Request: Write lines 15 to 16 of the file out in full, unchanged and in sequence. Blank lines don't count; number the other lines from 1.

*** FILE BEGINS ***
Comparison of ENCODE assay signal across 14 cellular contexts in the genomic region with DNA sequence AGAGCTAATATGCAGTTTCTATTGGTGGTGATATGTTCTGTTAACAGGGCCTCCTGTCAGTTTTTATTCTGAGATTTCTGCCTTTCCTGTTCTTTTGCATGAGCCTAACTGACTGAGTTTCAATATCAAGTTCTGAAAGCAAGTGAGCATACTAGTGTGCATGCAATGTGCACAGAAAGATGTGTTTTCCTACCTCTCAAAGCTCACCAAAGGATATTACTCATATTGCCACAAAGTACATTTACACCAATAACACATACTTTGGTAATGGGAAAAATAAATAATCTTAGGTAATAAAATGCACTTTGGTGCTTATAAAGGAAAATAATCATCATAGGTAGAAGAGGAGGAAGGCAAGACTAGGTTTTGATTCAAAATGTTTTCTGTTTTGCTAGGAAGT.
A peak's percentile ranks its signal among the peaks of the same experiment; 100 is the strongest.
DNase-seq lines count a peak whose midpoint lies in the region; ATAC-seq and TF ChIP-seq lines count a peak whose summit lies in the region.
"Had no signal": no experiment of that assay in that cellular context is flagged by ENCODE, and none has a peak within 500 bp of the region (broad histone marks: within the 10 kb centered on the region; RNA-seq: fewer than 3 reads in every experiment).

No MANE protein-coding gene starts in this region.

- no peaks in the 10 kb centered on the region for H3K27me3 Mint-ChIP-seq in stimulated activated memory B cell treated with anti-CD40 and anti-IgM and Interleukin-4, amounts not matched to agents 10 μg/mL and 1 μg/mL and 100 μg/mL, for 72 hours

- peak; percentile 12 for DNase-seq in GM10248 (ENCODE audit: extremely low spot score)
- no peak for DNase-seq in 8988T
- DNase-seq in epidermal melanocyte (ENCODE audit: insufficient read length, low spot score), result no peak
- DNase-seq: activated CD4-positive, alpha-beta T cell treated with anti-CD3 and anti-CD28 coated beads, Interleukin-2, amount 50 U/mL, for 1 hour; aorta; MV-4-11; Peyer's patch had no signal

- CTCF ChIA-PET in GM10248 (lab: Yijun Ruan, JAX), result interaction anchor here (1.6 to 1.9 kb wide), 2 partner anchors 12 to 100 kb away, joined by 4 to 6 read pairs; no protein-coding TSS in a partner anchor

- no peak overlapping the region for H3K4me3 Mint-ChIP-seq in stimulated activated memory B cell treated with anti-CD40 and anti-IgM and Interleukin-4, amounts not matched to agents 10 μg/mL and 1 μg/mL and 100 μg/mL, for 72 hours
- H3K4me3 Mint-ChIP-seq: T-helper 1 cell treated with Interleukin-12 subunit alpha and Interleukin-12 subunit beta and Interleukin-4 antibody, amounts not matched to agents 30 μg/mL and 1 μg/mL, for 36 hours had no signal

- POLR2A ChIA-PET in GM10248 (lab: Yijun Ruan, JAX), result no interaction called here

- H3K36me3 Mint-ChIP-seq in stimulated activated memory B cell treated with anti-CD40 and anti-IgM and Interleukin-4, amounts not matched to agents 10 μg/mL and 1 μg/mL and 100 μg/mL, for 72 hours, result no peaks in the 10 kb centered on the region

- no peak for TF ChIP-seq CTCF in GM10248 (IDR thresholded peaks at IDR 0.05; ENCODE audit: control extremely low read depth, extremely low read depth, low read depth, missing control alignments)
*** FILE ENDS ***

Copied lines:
- H3K36me3 Mint-ChIP-seq in stimulated activated memory B cell treated with anti-CD40 and anti-IgM and Interleukin-4, amounts not matched to agents 10 μg/mL and 1 μg/mL and 100 μg/mL, for 72 hours, result no peaks in the 10 kb centered on the region

- no peak for TF ChIP-seq CTCF in GM10248 (IDR thresholded peaks at IDR 0.05; ENCODE audit: control extremely low read depth, extremely low read depth, low read depth, missing control alignments)